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daviseri

3D printing button?

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Has anyone tried 3D printing replacement buttons?

if so- any tips you’ve learned?

 

Was it succesful?

 

Best,

Eric

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Eric, I've replaced several buttons much more easily than 3D printing, by buying a special plastic called Polymorph that you can order online or get downtown, for about $15 a kg.

It melts at 60º C, meaning that you dip it in very hot water to make it mouldable and drillable with a hot wire or drill. Roll out a suitable-diameter rod of it, cut it, drill it, etc.

20170214_174448.jpg

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Hi Eric

 

we 3D print at work all the time so I don’t see why it wouldn’t work. I would recommend using PLA as it prints really well. All you will need is a 3D model which can be done simply on a free version of autocad fusion which is readily available

 

Cheers Ned

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I just picked up a 3d printer about a month ago. I haven't played my concertina enough to need a replacement button yet however. I don't think there'd be any problems with printing a button. If you are going to play with it outside a fair bit or in warmer temperatures I'd probably recommend PETG over PLA for the material as it holds up to the elements better. I haven't worked with PETG myself yet, but it's supposedly close to PLA in ease of printing but with higher temperatures.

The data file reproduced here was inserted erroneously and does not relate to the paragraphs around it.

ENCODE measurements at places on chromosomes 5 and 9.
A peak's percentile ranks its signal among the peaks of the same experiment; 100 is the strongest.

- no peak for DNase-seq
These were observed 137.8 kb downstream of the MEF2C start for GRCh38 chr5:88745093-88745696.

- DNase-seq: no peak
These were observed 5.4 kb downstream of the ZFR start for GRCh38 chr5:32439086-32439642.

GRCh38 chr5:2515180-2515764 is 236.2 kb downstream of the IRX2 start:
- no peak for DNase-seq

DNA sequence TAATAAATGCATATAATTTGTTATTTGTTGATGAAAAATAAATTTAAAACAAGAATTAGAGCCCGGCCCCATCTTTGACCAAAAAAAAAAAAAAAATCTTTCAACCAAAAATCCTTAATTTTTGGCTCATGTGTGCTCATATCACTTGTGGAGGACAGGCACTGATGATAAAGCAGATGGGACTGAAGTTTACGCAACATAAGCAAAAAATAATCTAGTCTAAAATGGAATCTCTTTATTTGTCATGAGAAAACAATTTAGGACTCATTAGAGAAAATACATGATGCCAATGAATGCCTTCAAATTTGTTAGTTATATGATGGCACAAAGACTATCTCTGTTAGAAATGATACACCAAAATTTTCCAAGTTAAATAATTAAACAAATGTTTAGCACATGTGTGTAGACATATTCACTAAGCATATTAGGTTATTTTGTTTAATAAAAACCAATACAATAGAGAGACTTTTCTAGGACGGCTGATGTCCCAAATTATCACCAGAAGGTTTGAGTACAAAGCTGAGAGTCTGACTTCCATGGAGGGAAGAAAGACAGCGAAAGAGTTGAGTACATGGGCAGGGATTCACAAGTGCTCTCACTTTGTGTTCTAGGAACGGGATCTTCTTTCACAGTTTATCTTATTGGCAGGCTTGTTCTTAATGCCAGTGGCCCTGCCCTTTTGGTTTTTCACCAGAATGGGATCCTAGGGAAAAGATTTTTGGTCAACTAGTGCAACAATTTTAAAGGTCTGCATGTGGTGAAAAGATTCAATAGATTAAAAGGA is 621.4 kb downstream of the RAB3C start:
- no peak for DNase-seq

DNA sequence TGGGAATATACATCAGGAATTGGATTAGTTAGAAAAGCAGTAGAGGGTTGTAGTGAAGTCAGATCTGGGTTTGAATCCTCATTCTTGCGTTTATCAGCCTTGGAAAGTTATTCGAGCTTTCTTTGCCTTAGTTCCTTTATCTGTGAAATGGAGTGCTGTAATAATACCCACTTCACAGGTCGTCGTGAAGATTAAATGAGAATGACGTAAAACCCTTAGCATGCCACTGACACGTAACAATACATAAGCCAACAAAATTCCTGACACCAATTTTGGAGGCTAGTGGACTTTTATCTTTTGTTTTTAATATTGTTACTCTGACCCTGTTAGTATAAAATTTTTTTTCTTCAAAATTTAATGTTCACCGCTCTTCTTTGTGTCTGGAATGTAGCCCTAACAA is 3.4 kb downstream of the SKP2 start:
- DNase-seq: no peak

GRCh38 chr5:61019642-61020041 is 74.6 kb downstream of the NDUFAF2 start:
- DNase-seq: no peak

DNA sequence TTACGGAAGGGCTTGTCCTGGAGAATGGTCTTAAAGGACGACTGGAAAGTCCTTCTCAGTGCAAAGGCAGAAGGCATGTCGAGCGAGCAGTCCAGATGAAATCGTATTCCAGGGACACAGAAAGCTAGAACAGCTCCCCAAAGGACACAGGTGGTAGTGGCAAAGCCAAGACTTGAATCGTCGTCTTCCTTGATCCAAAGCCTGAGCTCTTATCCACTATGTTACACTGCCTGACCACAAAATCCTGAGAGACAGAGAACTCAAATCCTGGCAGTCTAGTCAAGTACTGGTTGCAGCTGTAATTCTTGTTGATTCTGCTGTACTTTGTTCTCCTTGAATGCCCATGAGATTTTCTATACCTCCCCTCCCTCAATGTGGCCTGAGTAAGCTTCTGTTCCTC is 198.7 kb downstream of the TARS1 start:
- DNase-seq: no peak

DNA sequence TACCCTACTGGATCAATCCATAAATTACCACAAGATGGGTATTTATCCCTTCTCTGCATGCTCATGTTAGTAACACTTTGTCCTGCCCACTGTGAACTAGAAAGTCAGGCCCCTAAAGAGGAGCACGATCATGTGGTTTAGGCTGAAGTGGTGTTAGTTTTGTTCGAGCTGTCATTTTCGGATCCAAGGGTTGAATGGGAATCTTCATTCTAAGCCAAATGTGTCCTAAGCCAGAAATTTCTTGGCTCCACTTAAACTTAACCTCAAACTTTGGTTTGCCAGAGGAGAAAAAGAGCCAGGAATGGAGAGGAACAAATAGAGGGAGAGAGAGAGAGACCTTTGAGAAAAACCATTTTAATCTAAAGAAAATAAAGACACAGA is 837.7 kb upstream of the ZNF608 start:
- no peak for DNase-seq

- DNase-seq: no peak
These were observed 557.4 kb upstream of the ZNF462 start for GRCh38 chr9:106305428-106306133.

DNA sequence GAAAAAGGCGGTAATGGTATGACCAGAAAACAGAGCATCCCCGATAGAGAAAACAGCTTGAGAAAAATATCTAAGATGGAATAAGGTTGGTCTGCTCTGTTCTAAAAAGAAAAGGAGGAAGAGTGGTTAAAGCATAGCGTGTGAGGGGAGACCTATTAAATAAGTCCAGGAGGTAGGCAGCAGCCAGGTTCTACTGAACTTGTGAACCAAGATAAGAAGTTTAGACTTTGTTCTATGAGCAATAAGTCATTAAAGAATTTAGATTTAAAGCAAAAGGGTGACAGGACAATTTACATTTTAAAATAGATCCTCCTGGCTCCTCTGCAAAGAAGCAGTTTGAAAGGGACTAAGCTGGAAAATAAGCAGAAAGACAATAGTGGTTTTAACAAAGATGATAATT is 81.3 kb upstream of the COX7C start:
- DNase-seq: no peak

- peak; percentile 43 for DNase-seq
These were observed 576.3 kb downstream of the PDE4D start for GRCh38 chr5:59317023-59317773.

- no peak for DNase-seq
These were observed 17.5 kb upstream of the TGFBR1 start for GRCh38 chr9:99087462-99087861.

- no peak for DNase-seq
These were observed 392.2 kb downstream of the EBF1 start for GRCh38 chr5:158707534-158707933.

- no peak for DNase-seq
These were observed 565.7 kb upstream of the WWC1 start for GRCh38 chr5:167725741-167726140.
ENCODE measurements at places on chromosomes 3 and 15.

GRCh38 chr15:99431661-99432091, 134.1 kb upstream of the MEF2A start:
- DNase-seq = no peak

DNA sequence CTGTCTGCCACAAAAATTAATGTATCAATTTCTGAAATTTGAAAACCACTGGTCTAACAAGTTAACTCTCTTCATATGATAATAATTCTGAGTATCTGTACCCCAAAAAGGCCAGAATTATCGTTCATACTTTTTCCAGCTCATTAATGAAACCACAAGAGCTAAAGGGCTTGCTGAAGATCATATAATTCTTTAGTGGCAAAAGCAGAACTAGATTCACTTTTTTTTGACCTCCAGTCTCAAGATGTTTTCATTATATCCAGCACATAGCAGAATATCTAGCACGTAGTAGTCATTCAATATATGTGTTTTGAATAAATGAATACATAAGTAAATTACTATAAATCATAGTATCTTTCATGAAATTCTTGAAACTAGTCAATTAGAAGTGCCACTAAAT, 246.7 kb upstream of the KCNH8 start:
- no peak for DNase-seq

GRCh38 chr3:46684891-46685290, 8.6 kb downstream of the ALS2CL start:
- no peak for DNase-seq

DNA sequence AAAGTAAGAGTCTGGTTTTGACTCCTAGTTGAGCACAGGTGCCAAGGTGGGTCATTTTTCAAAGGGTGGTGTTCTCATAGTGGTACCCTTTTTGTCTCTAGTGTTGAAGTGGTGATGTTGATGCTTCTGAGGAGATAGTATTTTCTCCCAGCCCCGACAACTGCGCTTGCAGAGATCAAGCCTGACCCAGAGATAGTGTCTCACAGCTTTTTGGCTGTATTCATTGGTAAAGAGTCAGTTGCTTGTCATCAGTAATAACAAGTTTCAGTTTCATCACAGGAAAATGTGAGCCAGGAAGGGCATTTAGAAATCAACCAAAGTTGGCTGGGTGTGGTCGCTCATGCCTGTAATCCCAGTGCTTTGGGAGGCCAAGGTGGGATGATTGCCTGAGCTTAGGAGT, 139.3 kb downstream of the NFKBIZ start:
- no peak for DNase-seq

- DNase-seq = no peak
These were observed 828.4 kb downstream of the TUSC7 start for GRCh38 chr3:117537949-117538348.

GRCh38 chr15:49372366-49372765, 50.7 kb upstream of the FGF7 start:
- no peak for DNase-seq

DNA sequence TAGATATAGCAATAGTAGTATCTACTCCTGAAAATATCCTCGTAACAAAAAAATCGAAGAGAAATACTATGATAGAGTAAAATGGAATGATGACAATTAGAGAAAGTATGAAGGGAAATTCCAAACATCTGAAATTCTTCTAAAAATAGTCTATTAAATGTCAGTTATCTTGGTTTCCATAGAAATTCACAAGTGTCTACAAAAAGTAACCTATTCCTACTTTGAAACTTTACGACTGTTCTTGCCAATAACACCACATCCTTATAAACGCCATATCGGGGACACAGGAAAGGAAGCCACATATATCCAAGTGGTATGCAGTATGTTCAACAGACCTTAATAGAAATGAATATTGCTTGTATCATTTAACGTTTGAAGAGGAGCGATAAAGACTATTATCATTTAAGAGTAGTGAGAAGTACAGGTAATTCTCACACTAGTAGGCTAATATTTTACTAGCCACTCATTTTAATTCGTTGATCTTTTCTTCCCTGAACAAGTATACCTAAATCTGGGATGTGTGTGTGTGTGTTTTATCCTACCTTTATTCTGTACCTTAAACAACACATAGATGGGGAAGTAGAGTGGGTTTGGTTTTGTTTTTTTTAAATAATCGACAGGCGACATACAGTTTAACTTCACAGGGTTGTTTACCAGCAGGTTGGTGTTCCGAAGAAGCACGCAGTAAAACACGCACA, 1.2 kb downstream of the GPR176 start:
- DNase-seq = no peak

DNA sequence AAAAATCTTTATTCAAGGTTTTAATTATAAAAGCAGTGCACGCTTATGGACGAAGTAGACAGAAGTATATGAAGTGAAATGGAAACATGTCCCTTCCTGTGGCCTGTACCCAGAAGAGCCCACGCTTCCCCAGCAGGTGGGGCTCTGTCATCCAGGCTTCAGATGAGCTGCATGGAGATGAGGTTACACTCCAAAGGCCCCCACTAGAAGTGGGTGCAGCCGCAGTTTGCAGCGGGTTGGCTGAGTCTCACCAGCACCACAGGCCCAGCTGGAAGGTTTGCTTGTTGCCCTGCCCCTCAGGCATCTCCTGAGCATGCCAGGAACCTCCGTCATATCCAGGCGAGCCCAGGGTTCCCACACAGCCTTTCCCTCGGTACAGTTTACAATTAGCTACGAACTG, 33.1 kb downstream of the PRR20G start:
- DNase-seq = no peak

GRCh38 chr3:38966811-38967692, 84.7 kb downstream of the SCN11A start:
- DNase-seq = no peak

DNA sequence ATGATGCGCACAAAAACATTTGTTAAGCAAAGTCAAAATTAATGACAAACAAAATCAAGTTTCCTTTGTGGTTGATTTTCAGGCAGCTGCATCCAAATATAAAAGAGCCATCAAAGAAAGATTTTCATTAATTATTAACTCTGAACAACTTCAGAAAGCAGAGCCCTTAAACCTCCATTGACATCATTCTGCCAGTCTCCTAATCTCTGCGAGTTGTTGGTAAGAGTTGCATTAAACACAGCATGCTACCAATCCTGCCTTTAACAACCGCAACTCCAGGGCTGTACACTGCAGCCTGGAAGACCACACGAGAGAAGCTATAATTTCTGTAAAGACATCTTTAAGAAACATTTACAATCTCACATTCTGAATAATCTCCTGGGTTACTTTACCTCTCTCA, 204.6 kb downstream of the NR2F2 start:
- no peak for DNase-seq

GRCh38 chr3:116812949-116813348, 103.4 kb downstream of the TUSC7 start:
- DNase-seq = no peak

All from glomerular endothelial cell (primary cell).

Seems someone had the idea already though, so there is a 3d model already available.
https://www.thingiverse.com/thing:2061077

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Hi,

 

It might be easier to simply machine them from Delrin.  I had to replace the buttons on my concertina (I bought it in a condition where many of the metal buttons were worn down significantly.)  What I did was buy Delrin rods from McMaster-Carr, and mill them to shape with a Dremel tool.

 

To make the bottom peg of the button, I discovered a neat Dremel trick.  I set a Dremel tool in that dinky Dremel drill press that they sell, with a fat cylindrical grinding bit close to the drill press platform (a little less than one rod diameter away).  Then I'd take a few inches of Delrin rod, hold it firmly to the platform with both hands at the ends, and roll it firmly so that the middle of it rolls into/under the grinding bit.  By rolling it in, this mills the middle to a skinnier diameter, and I then cut it in the middle to produce two button blanks.

 

It took surprisingly little time to make a full set of replacement buttons this way, machined with great uniformity despite my grad student budget and my cheapo tools.

  • Thanks 1

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